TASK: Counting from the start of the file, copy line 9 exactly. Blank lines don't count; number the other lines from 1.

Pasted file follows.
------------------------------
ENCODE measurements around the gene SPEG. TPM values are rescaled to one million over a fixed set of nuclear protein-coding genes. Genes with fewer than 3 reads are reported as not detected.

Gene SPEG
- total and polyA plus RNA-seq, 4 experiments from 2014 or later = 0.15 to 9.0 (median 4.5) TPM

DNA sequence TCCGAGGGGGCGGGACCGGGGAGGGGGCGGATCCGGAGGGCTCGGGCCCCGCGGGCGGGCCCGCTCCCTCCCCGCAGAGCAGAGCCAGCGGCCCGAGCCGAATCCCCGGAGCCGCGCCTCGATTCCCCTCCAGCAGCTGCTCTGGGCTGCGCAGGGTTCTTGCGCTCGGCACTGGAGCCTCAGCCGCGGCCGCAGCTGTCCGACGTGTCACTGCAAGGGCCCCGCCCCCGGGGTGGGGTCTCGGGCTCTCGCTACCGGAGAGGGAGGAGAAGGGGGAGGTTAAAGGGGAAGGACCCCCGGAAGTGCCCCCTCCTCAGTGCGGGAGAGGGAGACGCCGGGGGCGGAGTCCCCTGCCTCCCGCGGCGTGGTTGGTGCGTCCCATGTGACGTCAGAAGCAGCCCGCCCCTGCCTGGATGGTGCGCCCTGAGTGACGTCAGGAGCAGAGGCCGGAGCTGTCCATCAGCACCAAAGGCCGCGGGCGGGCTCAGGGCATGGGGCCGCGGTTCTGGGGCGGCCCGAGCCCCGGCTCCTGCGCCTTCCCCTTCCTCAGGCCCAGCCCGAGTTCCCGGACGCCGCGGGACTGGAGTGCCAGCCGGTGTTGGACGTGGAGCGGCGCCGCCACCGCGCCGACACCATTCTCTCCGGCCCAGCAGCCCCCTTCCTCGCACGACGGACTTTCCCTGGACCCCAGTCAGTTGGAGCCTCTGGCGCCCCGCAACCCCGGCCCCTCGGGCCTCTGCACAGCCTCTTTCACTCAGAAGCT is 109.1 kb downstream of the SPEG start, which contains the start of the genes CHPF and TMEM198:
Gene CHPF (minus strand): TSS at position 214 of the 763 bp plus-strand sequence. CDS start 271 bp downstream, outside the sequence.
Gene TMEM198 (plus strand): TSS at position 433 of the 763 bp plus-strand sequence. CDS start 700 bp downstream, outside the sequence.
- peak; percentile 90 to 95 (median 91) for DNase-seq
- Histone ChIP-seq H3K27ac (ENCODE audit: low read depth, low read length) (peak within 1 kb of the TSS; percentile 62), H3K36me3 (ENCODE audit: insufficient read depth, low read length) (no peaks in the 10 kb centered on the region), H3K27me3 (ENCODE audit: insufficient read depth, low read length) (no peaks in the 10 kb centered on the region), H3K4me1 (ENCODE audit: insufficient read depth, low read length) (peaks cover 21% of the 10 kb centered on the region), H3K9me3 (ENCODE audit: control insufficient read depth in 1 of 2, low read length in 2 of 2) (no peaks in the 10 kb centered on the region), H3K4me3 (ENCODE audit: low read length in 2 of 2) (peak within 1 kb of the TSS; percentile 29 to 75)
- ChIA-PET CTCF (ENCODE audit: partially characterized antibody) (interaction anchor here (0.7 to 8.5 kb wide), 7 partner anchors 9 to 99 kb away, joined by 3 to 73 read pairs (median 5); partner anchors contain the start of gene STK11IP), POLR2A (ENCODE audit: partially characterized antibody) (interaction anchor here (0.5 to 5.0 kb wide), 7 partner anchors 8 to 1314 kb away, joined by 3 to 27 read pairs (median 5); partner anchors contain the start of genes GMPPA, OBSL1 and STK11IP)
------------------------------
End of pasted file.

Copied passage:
- ChIA-PET CTCF (ENCODE audit: partially characterized antibody) (interaction anchor here (0.7 to 8.5 kb wide), 7 partner anchors 9 to 99 kb away, joined by 3 to 73 read pairs (median 5); partner anchors contain the start of gene STK11IP), POLR2A (ENCODE audit: partially characterized antibody) (interaction anchor here (0.5 to 5.0 kb wide), 7 partner anchors 8 to 1314 kb away, joined by 3 to 27 read pairs (median 5); partner anchors contain the start of genes GMPPA, OBSL1 and STK11IP)